President Hollande speaks with military volunteers at the French overseas island of Mayotte. Photo: AFP
With France still healing after the Paris terror attacks in January and with unemployment levels continuing to rise, President Hollande has gone on the offensive in a bid to give French youths a better start to life while potentially expanding the armed forces.
This week he announced a plan to introduce three volunteer service locations for a total of 1,000 young adults, aged between 18 and 25, who have either dropped out of school or who come from troubled families.
By 2016, the service will be offered to 2,000 young French people in seven locations across the country.
"Youth is our most important cause," said Hollande on announcing the scheme.
The service, which will run for either six months or one year, would involve training in civilian industries like hospitality and the building trade, as well as more basic skills like punctuality and politeness – all while living under military discipline.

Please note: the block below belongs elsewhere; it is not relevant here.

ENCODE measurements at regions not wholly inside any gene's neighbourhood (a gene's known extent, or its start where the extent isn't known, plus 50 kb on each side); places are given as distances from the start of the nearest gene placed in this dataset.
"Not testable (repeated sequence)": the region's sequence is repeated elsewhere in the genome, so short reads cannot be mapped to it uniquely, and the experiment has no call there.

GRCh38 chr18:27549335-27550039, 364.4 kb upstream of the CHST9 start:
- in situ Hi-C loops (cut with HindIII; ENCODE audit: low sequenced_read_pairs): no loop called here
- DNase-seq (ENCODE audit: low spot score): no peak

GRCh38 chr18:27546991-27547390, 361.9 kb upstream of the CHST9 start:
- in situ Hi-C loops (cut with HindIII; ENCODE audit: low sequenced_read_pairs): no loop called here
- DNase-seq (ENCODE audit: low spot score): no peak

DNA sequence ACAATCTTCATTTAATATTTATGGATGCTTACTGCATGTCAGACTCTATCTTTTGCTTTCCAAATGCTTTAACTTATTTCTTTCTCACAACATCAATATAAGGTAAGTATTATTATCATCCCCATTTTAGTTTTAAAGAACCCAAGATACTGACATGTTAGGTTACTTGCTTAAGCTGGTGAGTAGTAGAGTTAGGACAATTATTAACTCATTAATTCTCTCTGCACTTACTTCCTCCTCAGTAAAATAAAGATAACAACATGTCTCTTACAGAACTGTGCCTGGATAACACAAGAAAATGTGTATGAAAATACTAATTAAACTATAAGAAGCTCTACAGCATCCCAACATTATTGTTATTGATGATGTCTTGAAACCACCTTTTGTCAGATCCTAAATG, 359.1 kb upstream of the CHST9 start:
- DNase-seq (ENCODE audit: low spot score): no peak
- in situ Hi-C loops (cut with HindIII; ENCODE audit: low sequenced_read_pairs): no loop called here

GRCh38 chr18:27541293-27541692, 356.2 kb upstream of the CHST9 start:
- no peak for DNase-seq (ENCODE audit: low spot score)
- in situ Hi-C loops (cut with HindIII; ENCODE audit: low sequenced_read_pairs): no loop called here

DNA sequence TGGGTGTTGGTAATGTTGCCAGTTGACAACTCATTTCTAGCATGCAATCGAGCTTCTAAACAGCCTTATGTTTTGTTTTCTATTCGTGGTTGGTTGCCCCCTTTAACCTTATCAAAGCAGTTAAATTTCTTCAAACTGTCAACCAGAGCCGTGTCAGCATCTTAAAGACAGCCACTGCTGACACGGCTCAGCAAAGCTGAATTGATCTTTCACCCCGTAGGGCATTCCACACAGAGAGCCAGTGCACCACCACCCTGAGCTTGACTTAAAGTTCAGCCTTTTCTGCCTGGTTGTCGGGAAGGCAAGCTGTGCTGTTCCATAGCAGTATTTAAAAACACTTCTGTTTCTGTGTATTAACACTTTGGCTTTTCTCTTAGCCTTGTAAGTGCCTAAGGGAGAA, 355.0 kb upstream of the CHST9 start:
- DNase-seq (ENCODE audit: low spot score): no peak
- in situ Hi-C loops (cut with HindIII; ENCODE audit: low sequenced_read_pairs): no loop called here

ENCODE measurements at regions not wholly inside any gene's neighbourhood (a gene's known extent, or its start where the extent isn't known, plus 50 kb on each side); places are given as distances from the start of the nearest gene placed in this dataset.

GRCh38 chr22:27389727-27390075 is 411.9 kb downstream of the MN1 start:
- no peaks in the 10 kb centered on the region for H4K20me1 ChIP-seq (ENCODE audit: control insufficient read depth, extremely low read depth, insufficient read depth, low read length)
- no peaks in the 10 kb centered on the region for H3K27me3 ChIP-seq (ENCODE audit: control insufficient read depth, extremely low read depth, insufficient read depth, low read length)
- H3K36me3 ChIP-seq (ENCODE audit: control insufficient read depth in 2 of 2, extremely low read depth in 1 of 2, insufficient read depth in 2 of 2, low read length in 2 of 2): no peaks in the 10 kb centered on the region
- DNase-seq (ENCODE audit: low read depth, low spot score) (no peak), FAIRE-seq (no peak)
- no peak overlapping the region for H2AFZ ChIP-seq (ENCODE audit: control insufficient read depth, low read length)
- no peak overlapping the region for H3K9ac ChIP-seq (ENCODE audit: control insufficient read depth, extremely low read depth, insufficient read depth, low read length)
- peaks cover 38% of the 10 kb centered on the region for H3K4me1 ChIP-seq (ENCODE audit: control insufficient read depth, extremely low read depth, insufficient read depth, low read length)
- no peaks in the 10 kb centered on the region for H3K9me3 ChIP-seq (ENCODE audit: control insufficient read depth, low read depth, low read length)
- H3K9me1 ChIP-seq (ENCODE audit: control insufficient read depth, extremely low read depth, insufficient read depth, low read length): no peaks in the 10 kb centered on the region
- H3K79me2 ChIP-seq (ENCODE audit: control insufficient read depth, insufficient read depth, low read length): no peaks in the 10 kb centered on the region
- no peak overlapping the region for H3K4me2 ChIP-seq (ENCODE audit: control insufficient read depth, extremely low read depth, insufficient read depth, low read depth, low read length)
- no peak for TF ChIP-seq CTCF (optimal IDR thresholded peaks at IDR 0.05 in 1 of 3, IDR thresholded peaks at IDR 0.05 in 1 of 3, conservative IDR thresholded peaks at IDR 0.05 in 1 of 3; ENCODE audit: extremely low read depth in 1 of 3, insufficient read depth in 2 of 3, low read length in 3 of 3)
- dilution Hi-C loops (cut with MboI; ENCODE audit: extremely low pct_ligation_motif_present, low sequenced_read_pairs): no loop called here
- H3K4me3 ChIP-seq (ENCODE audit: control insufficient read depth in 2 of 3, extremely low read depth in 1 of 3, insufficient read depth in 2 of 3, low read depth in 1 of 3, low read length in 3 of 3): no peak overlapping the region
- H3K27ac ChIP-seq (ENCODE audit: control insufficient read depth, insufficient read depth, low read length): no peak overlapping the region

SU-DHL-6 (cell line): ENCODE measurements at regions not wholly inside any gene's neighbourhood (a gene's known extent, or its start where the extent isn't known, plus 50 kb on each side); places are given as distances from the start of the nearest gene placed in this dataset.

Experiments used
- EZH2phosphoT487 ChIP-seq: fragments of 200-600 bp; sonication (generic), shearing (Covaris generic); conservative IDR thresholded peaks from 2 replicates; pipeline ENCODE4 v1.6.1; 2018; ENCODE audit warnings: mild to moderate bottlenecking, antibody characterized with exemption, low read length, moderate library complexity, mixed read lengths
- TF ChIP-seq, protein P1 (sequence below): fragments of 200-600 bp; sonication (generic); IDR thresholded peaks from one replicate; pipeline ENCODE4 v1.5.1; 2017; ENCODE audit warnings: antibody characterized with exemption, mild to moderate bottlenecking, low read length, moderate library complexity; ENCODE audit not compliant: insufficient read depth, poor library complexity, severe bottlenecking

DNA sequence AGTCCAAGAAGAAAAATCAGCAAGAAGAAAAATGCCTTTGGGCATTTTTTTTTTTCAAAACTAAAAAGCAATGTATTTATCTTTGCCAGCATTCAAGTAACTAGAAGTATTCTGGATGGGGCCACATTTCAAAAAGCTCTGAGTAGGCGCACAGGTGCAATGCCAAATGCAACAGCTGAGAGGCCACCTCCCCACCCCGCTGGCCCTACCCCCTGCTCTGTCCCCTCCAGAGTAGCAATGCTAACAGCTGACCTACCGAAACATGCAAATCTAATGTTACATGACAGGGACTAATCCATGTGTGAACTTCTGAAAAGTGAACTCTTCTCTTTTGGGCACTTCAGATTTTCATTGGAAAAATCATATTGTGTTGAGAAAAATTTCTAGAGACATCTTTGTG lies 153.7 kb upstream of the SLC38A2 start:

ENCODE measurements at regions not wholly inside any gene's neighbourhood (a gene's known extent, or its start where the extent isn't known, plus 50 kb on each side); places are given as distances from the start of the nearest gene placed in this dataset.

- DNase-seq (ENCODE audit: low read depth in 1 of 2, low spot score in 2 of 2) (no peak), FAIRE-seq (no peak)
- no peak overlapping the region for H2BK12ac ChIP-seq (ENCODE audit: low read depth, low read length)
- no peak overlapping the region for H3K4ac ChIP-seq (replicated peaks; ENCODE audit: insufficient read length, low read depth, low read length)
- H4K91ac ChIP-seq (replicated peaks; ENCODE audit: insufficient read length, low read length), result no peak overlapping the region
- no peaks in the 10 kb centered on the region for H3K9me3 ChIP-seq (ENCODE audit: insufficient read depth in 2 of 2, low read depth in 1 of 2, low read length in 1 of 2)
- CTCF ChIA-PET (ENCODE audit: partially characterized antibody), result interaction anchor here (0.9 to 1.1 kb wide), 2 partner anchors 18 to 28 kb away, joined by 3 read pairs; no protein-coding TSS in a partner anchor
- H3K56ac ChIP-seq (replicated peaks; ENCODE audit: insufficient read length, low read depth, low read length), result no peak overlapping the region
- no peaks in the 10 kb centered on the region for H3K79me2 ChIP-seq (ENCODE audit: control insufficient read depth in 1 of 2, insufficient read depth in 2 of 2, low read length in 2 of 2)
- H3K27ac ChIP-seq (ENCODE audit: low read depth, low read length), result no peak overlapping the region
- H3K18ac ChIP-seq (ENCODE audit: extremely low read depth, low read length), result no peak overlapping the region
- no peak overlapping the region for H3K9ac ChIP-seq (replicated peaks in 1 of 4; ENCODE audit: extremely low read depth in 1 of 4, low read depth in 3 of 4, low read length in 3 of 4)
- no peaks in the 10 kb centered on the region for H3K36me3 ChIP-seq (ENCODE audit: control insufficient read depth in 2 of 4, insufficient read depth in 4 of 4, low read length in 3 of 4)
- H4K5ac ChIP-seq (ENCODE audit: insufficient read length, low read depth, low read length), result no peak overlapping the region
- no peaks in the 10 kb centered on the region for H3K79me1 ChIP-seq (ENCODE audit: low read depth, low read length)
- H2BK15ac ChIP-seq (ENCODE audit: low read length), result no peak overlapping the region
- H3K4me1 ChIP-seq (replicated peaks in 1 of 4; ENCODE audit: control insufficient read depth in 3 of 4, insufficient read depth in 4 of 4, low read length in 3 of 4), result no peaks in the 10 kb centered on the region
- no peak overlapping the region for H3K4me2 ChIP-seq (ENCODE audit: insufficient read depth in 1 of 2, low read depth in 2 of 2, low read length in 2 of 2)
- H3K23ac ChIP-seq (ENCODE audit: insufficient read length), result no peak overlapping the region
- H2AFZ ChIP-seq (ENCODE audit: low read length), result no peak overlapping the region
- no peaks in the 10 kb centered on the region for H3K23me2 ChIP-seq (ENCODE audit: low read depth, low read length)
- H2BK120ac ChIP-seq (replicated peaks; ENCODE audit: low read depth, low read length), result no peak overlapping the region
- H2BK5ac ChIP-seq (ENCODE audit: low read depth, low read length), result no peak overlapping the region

The concept has been developed in France's overseas territories in recent decades, affording participants better opportunities when they rejoin civilian life.
"The aim is to give a second chance at employment for those struggling to find work," Minister of Overseas Territories, George Pau-Langevin told Le Parisien newspaper.
But several thousand youths potentially joining the work force after their service may be too little too late to make any kind of noticeable change to France'e woeful unemployment statistics, which hit a new record in March at 3.51 million people, up 0.4 percent from February
The Labour Ministry said on Monday that young people have been especially hard hit.
President Francois Hollande has pledged not to seek re-election in 2017 if he does not succeed in reversing the trend of ever-increasing unemployment.
Other French politicians have called for the re-introduction of compulsory national military service, prompted by the January terror attacks which left 17 dead.
France phased out the service under former president Jacques Chirac in 1997 after finding it had no trouble in recruiting professional soldiers.